Australia's activists call for fossil-free politics

Far too many Australian politicians receive financial support from, and give subsidies to, the fossil fuel industry, say climate campaigners. A new initiative by Australia calls for pollution-free politics in the country.

Campaign video by Australia highlighting the links between politics and pollution. Image:

Pollution Free Politics from 350 Australia

Many of Australia’s politicians have too cosy a relationship with the fossil fuel industry and this is holding back meaningful progress on climate change policy in the country, said activist group Australia on Monday.

In launching a new campaign called Pollution Free Politics, said fossil fuel firms donate millions of dollars a year to political parties, and in return, receive huge subsidies. There is also a revolving door of jobs between the parliament and fossil fuel sector, it highlighted.

The group’s latest campaign - which comes less than a year before Australia is due to have its next federal election - calls on Australian politicians to pledge their support for a ban on fossil fuel subsidies and political donations from the sector. And if a parliamentarian refuses to commit to this, it encourages the public to put pressure on them to do so.

Founded in 2008, has a global network of climate activists in more than 188 countries. The United States-headquartered group organises online campaigns, grassroots movements, and mass public actions aimed at ending the use of fossil fuels and limiting greenhouse gas emissions in a bid to curb climate change.

Blair Palese, chief executive officer, Australia, said in a statement that “the ongoing failure of our politicians to tackle climate change is directly attributable to the political influence of the fossil fuel industry”.

“If we are serious about climate solutions, we must end the cosy relationship between our politicians and the big polluters”, she added.

Research by shows that in the past three years, fossil fuel companies have donated A$3.7 million to major political parties. This year, the government will give the industry subsidies worth A$7.7 billion.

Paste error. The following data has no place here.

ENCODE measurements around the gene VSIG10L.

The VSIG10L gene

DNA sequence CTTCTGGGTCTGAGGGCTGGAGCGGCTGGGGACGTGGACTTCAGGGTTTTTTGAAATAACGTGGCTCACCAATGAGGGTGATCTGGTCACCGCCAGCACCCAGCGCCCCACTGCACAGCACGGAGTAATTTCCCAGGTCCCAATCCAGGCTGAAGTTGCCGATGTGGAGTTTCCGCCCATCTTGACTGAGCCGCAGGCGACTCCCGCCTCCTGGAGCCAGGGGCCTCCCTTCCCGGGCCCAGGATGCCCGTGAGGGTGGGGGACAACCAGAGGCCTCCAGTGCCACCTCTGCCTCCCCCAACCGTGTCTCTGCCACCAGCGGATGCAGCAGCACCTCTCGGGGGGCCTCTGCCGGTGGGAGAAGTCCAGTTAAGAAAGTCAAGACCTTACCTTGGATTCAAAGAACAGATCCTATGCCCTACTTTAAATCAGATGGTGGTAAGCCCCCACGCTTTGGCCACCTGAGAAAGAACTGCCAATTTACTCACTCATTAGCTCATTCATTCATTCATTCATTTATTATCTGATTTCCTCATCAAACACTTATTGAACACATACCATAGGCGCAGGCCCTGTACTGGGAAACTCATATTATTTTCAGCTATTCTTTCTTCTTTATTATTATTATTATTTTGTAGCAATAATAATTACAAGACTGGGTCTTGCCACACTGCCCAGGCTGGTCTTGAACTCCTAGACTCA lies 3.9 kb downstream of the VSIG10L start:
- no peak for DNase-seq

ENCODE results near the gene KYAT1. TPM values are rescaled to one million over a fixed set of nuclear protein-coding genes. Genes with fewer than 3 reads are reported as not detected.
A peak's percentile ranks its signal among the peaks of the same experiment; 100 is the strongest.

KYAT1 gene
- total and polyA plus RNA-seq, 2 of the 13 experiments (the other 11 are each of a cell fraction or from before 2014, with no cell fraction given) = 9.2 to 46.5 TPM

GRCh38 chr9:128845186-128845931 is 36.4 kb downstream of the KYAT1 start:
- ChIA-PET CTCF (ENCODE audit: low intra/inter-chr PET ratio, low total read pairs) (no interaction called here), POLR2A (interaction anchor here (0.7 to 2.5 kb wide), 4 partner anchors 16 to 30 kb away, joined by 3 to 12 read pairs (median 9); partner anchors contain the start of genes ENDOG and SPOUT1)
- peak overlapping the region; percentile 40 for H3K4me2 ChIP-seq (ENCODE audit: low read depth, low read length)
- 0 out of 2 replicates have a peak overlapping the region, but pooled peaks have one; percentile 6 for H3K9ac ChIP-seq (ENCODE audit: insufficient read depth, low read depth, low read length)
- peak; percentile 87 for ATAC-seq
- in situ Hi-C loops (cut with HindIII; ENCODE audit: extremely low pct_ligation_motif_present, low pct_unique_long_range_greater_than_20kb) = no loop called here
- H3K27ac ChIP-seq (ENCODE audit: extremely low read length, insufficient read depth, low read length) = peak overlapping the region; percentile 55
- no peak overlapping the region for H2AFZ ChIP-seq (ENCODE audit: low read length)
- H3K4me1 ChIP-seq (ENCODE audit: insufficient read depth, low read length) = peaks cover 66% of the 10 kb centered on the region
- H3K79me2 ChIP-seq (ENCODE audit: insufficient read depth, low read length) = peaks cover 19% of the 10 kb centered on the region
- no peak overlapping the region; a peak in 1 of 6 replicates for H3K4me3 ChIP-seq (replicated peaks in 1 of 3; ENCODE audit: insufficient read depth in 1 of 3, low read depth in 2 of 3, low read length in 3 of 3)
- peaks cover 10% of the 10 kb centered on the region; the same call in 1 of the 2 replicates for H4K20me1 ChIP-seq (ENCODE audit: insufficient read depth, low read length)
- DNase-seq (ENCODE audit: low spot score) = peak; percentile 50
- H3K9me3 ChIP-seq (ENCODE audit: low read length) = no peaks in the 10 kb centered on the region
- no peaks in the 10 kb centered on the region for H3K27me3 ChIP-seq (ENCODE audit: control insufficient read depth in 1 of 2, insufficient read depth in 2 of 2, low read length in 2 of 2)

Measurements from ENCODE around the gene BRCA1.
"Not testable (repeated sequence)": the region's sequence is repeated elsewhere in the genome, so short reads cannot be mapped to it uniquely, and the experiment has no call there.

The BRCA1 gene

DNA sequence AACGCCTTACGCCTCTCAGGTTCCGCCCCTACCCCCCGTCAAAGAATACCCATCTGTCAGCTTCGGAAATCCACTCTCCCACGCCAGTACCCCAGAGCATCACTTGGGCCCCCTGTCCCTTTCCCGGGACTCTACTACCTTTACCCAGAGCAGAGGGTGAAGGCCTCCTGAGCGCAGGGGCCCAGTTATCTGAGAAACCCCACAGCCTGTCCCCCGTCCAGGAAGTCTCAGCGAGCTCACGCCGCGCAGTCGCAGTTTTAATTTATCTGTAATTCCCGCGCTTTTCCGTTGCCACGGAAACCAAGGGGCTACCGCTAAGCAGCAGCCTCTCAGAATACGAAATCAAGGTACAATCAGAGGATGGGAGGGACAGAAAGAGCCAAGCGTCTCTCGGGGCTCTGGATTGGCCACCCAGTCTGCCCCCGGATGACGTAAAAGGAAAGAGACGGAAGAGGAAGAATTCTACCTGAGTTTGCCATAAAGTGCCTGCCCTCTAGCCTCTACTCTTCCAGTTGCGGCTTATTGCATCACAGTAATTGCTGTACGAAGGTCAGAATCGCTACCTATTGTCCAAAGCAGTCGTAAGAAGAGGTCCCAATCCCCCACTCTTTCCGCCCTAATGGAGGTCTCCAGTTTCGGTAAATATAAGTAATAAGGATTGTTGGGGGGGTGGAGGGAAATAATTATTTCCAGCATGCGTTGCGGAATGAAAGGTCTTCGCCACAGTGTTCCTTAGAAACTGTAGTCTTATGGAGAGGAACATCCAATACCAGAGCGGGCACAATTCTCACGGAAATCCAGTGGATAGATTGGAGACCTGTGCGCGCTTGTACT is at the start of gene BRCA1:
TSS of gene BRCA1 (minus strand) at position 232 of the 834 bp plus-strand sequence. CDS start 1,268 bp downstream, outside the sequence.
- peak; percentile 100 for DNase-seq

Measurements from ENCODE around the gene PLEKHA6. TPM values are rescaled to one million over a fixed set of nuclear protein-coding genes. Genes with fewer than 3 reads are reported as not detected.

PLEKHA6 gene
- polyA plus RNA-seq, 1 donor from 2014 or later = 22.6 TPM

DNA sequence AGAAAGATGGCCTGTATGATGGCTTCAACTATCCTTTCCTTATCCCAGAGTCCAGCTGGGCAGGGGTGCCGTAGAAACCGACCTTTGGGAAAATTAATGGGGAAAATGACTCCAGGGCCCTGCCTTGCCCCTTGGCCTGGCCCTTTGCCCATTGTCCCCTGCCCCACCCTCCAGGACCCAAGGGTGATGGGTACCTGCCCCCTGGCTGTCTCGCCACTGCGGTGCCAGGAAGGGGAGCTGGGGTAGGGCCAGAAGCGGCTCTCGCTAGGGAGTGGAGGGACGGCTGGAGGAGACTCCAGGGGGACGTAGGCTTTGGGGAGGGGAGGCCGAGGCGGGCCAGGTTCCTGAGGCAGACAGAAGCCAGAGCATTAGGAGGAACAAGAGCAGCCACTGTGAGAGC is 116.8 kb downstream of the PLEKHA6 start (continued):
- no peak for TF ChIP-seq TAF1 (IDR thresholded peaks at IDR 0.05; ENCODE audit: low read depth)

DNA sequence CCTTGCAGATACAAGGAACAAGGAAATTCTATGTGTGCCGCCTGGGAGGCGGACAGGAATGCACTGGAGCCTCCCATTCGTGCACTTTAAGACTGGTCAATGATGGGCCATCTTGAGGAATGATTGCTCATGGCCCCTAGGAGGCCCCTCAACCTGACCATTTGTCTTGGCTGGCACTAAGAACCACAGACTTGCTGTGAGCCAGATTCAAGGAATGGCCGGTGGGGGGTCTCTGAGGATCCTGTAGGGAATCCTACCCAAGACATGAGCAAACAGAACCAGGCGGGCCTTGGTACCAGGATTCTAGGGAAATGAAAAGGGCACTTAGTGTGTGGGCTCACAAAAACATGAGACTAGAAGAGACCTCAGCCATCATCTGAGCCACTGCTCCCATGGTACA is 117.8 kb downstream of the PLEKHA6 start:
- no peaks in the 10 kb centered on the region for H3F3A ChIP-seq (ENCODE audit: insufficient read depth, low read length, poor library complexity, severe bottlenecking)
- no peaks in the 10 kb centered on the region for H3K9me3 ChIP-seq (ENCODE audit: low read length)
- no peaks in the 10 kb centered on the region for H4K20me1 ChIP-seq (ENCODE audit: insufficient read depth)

This means that for every dollar it has donated to political parties over the past three years, the fossil fuel industry gets back A$2,000 of taxpayers’ money in subsidies, said Palese.

The activists behind the campaign also noted that in many instances, senior politicians are former fossil fuel industry representatives and vice versa.

For example, Cameron Milner, who is chief of staff to Labour party leader Bill Shorten, is a former adviser to energy firm Adani for its proposed coal mine near Queensland’s Great Barrier Reef. This controversial project would be Australia’s largest coal mine if it goes ahead.

The ongoing failure of our politicians to tackle climate change is directly attributable to the political influence of the fossil fuel industry.

Blair Palese, chief executive officer, Australia

Similarly, Ralph Hillman was the Australian government’s environment ambassador and chief negotiator on the Kyoto Protocol from 1998 to 2002, who later became the Australian Coal Association’s executive director in 2007.

In 2013, Labor party politician Ian McDonald was also found guilty of issuing lucrative coal mining licenses in the country’s Hunter Valley region to a friend without reasonable cause or justification, a scandal which cast doubt on the motivations of government officials where the fossil fuel sector was concerned.

“The relationship between our politicians and the fossil fuel industry is deeply polluted,” said Palese.

“If we want a safe climate future, we must wind back the fossil fuel industry’s polluting influence over our democracy,” she added.

To help achieve this, reached out to all of Australia’s 225 members of parliament (MPs) to ask them to indicate their support for a ban on fossil fuel subsidies and political donations from the industry. Most MPs - 180 out of 229 - have yet to respond.

Out of those that did, 29 politicians - 22 which are from the ruling Liberal Party - refused to sign the pledge, cementing their status as “climate blockers”, said the group.

Among these were former Prime Minister Tony Abbott, Deputy Prime Minister Barnaby Joyce, and Environment Minister Greg Hunt.

To spur these MPs to move towards pollution-free politics, the campaign urged the public to “adopt” the politician whose constituency they were in, and apply pressure on them to distance themselves from the industry.

At the other end of the spectrum, 15 MPs, mostly from the Greens Party, signed the pledge. Among the signatories was Melissa Parke, Labor Party MP from the Western Australian district of Fremantle.

“I am a strong supporter of action on climate change and I am against subsidies for the fossil fuel industry,” she said in a statement. “I would like to see greater restrictions on the influence of that industry”.

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